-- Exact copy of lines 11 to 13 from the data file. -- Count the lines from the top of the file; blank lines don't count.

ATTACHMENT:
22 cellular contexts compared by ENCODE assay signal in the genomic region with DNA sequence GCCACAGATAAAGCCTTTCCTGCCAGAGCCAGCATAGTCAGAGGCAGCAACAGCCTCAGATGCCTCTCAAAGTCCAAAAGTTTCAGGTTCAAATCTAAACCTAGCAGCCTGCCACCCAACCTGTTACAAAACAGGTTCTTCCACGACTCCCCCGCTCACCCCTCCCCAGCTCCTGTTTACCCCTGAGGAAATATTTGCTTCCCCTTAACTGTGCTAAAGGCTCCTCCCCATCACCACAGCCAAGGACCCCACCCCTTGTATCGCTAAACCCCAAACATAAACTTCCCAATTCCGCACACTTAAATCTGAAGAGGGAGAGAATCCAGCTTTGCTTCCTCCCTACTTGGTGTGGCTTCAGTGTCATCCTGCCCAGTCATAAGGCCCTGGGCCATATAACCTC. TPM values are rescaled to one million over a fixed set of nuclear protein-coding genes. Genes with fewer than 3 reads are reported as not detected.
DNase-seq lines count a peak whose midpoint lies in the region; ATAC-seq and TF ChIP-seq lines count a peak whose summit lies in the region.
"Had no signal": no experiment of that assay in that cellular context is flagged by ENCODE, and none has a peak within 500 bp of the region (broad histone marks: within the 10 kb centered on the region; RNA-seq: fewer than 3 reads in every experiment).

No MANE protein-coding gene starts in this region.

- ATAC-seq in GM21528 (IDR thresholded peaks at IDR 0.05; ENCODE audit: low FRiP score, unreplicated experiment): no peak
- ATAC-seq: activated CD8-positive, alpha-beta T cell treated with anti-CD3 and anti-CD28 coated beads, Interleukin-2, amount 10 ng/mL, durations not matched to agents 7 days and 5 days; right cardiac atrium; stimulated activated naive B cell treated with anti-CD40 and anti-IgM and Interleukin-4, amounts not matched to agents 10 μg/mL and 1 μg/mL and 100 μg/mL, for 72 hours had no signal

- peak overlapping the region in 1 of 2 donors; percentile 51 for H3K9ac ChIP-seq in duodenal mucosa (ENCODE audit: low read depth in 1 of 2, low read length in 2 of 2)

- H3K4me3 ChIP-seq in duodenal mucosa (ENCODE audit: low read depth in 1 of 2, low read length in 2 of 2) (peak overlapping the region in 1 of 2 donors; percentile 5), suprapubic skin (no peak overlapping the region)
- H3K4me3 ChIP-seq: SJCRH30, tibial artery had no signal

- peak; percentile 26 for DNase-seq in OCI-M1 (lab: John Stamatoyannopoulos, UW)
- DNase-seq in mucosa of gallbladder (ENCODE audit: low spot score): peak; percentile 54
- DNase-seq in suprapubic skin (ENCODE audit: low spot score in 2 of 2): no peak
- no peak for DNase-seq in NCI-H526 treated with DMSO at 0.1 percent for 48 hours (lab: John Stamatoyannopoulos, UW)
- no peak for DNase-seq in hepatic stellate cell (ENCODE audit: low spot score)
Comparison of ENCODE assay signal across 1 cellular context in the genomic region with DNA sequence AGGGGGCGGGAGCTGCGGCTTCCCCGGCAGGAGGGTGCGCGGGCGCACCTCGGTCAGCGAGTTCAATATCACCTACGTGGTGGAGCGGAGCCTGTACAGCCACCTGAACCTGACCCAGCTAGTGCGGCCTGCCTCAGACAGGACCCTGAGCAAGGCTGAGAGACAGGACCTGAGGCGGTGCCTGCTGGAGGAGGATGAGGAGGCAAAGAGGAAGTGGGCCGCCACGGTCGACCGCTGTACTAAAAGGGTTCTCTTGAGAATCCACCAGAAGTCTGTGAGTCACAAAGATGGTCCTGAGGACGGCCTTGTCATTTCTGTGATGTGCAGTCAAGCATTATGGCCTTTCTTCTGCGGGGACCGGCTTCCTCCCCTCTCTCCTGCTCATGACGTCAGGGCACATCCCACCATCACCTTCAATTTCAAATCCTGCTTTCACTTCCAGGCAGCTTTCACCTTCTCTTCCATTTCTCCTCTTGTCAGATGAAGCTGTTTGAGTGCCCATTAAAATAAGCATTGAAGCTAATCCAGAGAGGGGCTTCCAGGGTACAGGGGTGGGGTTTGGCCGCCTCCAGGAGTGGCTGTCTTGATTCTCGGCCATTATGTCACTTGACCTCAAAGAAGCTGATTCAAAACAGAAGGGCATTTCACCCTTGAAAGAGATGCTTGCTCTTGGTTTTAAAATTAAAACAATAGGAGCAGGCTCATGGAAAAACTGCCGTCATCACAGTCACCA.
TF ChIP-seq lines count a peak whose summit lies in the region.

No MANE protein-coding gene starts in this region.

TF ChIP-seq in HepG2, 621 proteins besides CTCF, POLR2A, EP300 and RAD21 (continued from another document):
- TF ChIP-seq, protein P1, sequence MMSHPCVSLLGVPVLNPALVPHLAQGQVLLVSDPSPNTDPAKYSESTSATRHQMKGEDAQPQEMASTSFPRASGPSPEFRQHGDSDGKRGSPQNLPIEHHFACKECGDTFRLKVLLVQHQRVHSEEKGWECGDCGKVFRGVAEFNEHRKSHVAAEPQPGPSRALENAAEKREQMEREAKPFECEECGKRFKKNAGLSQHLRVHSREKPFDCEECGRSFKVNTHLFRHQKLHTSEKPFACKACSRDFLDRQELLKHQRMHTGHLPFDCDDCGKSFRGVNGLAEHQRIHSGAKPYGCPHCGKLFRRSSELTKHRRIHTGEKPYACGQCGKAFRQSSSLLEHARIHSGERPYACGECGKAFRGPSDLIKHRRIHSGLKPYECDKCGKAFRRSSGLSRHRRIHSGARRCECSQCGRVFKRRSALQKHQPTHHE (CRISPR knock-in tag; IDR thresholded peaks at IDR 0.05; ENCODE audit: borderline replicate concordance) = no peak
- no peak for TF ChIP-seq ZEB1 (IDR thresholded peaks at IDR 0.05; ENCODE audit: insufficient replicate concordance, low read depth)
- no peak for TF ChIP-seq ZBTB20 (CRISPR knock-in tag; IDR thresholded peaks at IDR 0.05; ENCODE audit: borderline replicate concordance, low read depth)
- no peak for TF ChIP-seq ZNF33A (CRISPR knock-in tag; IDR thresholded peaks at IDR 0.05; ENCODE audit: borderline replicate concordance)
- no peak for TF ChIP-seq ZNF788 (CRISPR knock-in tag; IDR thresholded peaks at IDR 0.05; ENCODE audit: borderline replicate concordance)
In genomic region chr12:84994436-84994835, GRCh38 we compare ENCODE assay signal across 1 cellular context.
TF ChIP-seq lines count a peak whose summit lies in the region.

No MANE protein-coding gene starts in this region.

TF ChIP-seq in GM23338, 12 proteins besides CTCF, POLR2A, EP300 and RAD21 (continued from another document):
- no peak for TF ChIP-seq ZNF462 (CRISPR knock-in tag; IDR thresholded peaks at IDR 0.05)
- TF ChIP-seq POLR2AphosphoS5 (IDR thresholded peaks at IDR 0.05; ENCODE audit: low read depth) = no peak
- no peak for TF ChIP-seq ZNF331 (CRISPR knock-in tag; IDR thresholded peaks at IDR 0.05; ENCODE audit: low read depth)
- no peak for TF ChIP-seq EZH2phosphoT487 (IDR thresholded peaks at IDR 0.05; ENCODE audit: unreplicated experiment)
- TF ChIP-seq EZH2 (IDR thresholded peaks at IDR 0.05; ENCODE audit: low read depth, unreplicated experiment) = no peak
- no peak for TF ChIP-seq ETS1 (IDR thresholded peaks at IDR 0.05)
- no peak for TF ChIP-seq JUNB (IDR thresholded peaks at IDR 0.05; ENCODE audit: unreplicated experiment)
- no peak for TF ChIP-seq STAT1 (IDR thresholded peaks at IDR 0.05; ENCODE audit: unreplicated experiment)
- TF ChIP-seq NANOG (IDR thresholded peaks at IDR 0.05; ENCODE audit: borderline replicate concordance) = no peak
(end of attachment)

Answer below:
- DNase-seq in mucosa of gallbladder (ENCODE audit: low spot score): peak; percentile 54
- DNase-seq in suprapubic skin (ENCODE audit: low spot score in 2 of 2): no peak
- no peak for DNase-seq in NCI-H526 treated with DMSO at 0.1 percent for 48 hours (lab: John Stamatoyannopoulos, UW)